What is a Veterans Treatment Court?
Most veterans are strengthened by their military service, but the combat experience has unfortunately left a growing number of veterans with Post-Traumatic Stress Disorder and Traumatic Brain Injury. One in five veterans has symptoms of a mental health disorder or cognitive impairment. One in six veterans who served in Operation Enduring Freedom and Operation Iraqi Freedom suffer from a substance abuse issue. Research continues to draw a link between substance abuse and combat–related mental illness. Left untreated, mental health disorders common among veterans can directly lead to involvement in the criminal justice system.
The Veterans Treatment Court model requires regular court appearances (a bi-weekly minimum in the early phases of the program), as well as mandatory attendance at treatment sessions and frequent and random testing for substance use (drug and/or alcohol). Veterans respond favorably to this structured environment given their past experiences in the Armed Forces. However, a few will struggle and it is exactly those veterans who need a Veterans Treatment Court program the most. Without this structure, these veterans will reoffend and remain in the criminal justice system. The Veterans Treatment Court is able to ensure they meet their obligations to themselves, the court, and their community.
WHY A VETERANS-ONLY DOCKET?
A Better Understanding
Veterans Treatment Courts allow jurisdictions to serve a large segment of the justice-involved veteran population as opposed to business as usual – having all veterans appear before random judges who may or may not have an understanding of their unique problems. Because a Veterans Treatment Court judge handles numerous veterans' cases and is supported by a strong, interdisciplinary team, he or she is in a much better position to exercise discretion and effectively respond than a judge who only occasionally hears a case involving a veteran defendant. A Veterans Treatment Court judge better understands the issues that a veteran may be struggling with, such as substance addiction, Post-Traumatic Stress Disorder, Traumatic Brain Injury, and military sexual trauma. A Veterans Treatment Court judge is also more familiar with the Veterans Health Administration, Veterans Benefit Administration, State Department of Veterans Affairs, Veterans Service Organizations, and volunteer Veteran Mentors and how they all can assist veteran defendants.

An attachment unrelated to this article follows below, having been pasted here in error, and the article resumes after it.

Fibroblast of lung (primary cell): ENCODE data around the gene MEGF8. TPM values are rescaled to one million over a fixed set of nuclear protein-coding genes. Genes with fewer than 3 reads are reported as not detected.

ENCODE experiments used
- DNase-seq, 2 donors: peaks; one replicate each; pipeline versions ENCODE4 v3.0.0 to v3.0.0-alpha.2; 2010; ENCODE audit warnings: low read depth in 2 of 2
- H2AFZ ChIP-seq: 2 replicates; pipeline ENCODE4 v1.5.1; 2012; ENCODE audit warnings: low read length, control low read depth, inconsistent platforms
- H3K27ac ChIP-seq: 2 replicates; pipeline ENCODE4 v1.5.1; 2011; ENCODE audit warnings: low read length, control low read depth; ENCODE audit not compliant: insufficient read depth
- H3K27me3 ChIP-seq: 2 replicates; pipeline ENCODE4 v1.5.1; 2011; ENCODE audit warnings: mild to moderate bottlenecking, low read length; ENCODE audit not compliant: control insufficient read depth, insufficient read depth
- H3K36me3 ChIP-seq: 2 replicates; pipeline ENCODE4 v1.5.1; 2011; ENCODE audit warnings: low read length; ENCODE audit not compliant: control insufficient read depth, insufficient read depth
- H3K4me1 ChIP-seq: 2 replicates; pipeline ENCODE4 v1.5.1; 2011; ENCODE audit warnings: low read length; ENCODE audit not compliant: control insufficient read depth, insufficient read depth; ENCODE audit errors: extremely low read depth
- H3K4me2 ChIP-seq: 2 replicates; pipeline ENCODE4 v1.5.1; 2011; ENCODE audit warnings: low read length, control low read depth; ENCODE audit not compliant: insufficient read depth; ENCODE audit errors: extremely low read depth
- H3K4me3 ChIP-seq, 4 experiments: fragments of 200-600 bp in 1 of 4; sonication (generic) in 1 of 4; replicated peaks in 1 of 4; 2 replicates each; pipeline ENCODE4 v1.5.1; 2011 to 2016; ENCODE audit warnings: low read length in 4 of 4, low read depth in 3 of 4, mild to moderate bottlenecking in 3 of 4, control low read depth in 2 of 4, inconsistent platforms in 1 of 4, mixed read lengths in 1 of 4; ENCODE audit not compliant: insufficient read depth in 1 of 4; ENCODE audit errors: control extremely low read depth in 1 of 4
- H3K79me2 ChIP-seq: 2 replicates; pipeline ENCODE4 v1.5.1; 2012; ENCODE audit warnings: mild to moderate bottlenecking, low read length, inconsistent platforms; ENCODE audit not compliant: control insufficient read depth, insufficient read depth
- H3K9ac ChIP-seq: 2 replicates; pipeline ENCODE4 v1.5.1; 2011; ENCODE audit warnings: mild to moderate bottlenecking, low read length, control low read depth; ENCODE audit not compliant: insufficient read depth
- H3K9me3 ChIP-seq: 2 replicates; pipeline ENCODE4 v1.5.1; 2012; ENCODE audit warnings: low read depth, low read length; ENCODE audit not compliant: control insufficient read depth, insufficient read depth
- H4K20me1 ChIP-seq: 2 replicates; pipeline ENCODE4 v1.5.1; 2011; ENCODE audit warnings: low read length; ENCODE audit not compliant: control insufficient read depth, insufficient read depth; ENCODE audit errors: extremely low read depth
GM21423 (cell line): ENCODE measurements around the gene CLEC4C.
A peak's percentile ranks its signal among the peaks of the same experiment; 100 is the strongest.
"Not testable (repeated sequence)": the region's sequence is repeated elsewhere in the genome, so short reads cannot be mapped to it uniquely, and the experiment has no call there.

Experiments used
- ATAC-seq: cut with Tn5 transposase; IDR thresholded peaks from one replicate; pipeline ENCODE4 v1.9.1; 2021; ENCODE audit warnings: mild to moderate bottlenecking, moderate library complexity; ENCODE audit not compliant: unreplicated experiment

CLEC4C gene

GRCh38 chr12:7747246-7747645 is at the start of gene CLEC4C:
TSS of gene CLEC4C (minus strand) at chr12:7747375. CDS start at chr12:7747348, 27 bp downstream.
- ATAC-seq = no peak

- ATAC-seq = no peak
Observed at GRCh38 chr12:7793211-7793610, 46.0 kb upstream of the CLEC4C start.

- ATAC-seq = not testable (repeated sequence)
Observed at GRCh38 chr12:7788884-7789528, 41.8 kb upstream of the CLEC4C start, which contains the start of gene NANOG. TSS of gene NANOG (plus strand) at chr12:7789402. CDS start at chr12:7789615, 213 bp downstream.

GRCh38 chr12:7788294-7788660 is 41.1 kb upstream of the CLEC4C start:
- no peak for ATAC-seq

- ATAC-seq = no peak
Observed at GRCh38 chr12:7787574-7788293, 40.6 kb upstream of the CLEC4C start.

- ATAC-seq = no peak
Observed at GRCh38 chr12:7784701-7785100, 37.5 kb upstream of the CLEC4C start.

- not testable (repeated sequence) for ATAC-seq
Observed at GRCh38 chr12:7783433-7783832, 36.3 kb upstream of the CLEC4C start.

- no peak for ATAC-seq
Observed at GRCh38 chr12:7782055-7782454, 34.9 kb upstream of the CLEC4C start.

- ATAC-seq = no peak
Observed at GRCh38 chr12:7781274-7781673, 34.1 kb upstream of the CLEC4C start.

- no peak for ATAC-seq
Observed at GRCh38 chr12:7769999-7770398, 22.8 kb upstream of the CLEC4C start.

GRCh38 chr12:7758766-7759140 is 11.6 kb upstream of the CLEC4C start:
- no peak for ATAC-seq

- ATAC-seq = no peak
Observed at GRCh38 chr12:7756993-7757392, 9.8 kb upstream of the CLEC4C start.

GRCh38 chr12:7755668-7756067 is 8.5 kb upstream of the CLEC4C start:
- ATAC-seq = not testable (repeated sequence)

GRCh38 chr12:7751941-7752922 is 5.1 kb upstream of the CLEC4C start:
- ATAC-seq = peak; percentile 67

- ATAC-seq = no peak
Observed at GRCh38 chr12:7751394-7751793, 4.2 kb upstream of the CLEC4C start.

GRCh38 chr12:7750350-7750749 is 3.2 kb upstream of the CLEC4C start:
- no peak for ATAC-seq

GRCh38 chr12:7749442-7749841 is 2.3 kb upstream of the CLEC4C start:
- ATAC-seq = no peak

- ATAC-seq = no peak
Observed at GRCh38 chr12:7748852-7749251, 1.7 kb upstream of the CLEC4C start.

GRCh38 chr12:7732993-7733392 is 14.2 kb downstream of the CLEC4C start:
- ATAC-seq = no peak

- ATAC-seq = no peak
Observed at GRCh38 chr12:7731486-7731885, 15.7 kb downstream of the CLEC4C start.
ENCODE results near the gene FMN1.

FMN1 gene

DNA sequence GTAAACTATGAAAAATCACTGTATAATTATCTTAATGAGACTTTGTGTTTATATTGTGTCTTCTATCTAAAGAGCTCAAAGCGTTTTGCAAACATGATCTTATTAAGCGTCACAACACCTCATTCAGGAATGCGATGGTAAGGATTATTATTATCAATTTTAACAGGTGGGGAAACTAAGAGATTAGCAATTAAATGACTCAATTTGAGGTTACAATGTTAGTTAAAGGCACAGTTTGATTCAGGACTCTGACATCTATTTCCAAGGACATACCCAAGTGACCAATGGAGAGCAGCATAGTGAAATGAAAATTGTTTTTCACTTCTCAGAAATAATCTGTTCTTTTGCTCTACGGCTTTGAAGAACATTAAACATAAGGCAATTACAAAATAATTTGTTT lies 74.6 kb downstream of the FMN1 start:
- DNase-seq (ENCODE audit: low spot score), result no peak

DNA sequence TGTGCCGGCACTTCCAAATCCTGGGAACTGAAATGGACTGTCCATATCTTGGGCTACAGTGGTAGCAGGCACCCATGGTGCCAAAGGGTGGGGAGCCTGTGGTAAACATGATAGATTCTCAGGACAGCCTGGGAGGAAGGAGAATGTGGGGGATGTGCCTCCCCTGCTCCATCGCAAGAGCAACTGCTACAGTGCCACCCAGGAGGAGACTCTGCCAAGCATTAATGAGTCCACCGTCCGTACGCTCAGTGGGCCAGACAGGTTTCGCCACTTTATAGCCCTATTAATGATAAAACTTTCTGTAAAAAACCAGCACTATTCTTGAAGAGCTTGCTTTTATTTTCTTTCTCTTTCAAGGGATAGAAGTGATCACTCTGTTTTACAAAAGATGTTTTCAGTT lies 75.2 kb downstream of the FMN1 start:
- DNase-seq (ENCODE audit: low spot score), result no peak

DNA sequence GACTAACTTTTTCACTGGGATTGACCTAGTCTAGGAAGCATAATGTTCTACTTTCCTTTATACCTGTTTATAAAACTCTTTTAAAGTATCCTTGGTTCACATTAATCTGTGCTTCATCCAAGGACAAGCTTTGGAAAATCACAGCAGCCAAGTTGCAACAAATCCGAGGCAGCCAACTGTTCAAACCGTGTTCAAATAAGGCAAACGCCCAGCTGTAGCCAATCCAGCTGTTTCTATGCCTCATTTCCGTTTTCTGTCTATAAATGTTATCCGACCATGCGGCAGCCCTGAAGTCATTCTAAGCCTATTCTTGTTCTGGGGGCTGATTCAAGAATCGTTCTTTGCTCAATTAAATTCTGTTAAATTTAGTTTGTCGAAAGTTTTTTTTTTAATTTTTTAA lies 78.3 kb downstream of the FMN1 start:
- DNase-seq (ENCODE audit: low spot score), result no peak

Camaraderie Among Those Who Served
Veterans Treatment Courts are tapping into the unique aspects of military and veteran culture and using it to the benefit of the veteran. Through these unique courts, those who served in our nation’s Armed Forces are allowed to participate in the treatment court process with their fellow veterans, re-instilling a sense of camaraderie that they felt while in the military. The Veterans Treatment Court is the military unit: the judge becomes the Commanding Officer, the Veteran Mentors become fire team leaders, the court team becomes the company staff, and the veteran defendants become the troops. For those who have spent any time in traditional criminal courts, a visit to a Veterans Treatment Court is somewhat of a revelation. Veteran defendants are standing before the judge at parade rest, saying “Yes, ma’am/sir” or “No, ma’am/sir,” and there is interaction with and support from their fellow veterans.
In addition, Veterans Treatment Courts act as a “one-stop shop,” linking veterans with the programs, benefits and services they have earned. For example, the Veterans Health Administration's Veterans Justice Outreach Specialist, or VJO, is present during the court docket with a laptop computer able to access confidential medical records, make treatment appointments, and communicate this information to the court. The Veterans Benefit Administration may provide a representative to ensure that veterans receive disability compensation, and education and training benefits. Veterans Service Organizations and State Departments of Veterans Affairs assist veterans with additional local and state resources, while volunteer Veteran Mentors provide morale and motivational support. These team members are not employed by the criminal justice system and normally would not be present at the courthouse. Consolidating justice-involved veterans onto a single docket permits these individuals to actively support those in need of their help.